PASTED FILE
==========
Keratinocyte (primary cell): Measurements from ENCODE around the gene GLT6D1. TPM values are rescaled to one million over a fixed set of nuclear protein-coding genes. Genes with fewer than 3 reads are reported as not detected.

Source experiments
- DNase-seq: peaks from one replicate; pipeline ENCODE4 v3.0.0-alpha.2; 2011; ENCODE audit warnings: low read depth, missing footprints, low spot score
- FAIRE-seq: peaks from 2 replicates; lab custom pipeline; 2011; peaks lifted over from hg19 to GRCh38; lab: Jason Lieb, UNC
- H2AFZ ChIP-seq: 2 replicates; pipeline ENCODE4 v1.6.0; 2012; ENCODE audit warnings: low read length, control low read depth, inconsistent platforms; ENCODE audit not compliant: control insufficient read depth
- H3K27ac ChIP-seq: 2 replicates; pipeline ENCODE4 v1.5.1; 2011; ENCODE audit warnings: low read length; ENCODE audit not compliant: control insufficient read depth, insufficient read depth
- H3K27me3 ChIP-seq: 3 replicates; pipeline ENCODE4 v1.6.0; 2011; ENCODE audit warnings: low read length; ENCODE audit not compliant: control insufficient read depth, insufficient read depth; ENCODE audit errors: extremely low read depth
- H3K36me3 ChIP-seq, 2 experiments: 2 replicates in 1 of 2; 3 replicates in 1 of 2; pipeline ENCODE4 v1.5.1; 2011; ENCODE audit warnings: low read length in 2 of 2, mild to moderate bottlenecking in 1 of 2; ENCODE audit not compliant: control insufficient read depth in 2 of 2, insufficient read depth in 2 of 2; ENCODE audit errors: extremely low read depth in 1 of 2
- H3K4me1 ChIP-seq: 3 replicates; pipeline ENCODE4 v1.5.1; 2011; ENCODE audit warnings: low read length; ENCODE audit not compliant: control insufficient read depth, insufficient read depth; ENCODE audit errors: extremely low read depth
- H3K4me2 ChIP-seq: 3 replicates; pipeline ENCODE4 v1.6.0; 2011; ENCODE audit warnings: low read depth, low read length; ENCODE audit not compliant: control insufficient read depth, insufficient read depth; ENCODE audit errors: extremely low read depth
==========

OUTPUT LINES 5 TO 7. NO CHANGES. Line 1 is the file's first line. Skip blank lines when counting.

- H2AFZ ChIP-seq: 2 replicates; pipeline ENCODE4 v1.6.0; 2012; ENCODE audit warnings: low read length, control low read depth, inconsistent platforms; ENCODE audit not compliant: control insufficient read depth
- H3K27ac ChIP-seq: 2 replicates; pipeline ENCODE4 v1.5.1; 2011; ENCODE audit warnings: low read length; ENCODE audit not compliant: control insufficient read depth, insufficient read depth
- H3K27me3 ChIP-seq: 3 replicates; pipeline ENCODE4 v1.6.0; 2011; ENCODE audit warnings: low read length; ENCODE audit not compliant: control insufficient read depth, insufficient read depth; ENCODE audit errors: extremely low read depth